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Conscience And Self Reliance

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Shakespeare on conscience, Aristotle on virtues, and Emerson on self-reliance

Shakespeare on conscience, Aristotle on virtues, and Emerson on self-reliance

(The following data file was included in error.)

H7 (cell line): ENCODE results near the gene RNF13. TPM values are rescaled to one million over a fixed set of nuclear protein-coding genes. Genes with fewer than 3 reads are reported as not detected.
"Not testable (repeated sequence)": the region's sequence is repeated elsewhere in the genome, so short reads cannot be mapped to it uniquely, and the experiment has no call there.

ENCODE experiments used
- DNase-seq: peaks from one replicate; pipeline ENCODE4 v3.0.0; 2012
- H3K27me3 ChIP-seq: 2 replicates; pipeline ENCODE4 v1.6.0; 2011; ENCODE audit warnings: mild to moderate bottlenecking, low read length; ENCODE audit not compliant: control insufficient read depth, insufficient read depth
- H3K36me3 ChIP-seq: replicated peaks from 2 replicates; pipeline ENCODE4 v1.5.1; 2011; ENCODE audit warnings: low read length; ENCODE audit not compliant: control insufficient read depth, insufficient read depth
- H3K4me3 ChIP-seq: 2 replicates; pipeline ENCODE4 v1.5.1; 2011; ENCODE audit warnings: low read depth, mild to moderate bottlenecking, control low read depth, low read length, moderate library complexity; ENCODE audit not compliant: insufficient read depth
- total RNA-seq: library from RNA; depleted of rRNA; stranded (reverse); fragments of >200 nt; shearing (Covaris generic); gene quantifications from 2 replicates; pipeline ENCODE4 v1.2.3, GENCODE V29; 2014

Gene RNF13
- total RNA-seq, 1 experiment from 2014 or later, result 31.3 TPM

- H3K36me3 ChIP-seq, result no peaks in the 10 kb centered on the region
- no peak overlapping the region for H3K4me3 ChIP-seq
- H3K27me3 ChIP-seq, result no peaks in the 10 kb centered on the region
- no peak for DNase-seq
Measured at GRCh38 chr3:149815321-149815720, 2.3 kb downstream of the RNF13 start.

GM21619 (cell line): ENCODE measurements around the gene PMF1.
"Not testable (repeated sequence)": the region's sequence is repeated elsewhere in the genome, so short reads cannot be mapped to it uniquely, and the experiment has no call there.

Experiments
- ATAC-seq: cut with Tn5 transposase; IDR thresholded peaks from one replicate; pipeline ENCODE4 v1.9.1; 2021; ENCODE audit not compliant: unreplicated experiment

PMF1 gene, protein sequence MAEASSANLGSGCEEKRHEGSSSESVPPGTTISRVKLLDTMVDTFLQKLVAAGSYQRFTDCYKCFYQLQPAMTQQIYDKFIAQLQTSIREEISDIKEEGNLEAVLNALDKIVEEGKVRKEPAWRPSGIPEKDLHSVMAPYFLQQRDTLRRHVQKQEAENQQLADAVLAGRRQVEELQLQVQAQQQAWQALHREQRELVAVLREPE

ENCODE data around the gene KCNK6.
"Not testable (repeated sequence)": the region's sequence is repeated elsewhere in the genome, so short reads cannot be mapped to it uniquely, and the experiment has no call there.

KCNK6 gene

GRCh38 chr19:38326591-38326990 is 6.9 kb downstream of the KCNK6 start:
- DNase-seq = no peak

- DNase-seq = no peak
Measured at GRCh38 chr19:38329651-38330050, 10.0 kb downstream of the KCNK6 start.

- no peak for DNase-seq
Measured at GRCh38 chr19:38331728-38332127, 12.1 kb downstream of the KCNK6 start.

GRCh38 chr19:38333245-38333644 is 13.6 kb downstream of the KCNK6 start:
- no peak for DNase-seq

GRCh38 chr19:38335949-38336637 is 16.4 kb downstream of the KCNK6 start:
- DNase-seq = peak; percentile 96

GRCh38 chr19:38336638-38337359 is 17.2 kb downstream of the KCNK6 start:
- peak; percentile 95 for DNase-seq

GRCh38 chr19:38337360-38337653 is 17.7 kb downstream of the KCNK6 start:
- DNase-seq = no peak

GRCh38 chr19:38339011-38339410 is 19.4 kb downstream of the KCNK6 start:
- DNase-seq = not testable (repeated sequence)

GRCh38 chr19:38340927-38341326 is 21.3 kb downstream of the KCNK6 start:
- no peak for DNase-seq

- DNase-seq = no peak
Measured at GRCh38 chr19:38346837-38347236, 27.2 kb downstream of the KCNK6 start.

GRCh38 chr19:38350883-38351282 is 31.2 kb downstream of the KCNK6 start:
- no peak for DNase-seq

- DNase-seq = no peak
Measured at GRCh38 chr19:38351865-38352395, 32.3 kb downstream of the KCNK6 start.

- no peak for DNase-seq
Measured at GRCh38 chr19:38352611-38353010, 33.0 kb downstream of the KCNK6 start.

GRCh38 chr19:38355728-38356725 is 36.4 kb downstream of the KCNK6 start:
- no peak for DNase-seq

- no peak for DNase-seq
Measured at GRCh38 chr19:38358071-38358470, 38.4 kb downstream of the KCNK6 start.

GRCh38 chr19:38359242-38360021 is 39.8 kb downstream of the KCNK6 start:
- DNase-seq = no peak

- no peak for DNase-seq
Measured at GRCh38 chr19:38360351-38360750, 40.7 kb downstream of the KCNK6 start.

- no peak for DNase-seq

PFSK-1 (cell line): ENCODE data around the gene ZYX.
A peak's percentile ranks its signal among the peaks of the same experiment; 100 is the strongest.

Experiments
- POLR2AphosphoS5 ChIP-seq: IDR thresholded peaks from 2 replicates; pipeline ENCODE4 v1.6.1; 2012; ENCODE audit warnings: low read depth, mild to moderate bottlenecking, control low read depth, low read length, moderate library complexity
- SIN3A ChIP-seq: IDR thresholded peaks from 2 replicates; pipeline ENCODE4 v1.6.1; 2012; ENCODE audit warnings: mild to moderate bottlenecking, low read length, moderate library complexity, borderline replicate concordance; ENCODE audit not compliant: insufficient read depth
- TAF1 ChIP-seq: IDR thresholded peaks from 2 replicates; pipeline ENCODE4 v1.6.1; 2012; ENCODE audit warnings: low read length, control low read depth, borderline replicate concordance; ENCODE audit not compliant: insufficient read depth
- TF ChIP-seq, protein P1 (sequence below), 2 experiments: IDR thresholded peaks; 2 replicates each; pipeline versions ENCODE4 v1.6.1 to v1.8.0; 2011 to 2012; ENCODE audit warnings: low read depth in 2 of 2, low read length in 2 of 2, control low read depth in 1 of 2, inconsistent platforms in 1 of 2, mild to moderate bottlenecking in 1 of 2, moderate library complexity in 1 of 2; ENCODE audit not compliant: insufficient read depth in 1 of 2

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  • 1. Shakespeare’s Richard the III on Conscience: Innocence Is Never Enough King Edward IV of England has been placed on the throne due to the actions of his brother, Richard. After Edward‟s coronation in the Great Hall, Richard contemplates the throne, before advancing towards the audience and then addressing them, delivering a speech that outlines his physical deformities, such as a shriveled arm, hunched back, uneven legs, effeminate hair, and large nose. He goes on to describe his jealousy over his brother‟s rise to power in contrast to his lowly position. Richard dedicates himself to task and plans to frame his brother, George, Duke of Clarence, for assassination, and have him sent to prison at the Tower of London. Having confused and deceived the King, Richard proceeds with his plans and Clarence is murdered, drowned in a butt of wine. Richard goes on to woo and seduces the Lady Anne and though she hates him for killing her husband, father, and father-in-law, she cannot resist and ends up marrying him. Richard then orchestrates disorder in the court, fuelling rivalries, and setting the court against the Queen consort, Elizabeth. The King, weakened by exhaustion, appoints his brother, Richard, as Lord Protector, and then dies. Edward‟s son, soon to become Edward V, is met by Richard whilst en route to London. Richard has the young King‟s entourage arrested and executed, and forces the young King along with his younger brother into chains at the Tower of London. With all obstacles now removed, Richard enlists the help of his cousin Buckingham to alter his public image, and to become popular with the people. In doing so, Richard becomes the people‟s first choice to become the new King. The entire country is successfully seduced by Richard. With this new power, Richard orders young his two cousins, Edward and the Duke of York, killed at the Tower of London. Buckingham had aided Richard on the agreement of being given a title and a land grant, but balks at the idea of murdering the two princes, so Richard asks a nobleman, Sir James Tyrrell, to perform the evil deed. On requesting his earldom at Richard‟s coronation, Buckingham is later met with Richard‟s response: “I‟m not in the giving vein today!” Buckingham then fears for his life and, along with others, rebels against Richard‟s rule. Richard, now fearful due to his dwindling popularity, takes to war, and Richard‟s Yorkists prepare to battle Henry of Richmond‟s Lancastarians at Bosworth Field. Before the battle, Richard is haunted by the ghosts of all those he has killed in his bloody ascent to the throne, and he wakes screaming. But Richard easily composes himself, striding out to plan the battle for his generals, and gives his motivational speech to his forces: “Conscience is but a word that cowards use, devised at first to keep the strong in awe! Conscience avaunt! March on! Join bravely! Let us to it pell mell. If not to heaven, then hand in hand to hell!” The two forces engage in battle, with the Lancastarians having the upper hand. Lord Stanley, whose loyalties had been questionable for some time, betrays Richard, and allies himself with Henry. Richard sees this and rushes out to fight Henry. However, Richard is knocked off his horse, loses his cherished crown and is soon lost in the battle, searching desperately for Henry. He lets forth his immortal cry: A horse! A horse! My kingdom for a horse! Richard then spots the treacherous Lord Stanley, and engages him in one on one combat. Before a victor can emerge, the Lancastarian troops charge Richard and fatally wound him. Richard convulses in several spasms and offers his sword to the sky before dying. Stanley orders Richard‟s body to be taken away, and then finds Richard‟s crown in a thorn bush. He then proceeds to offer it to Henry, leaving the crown of England in safe hands once again. Page 1 of 5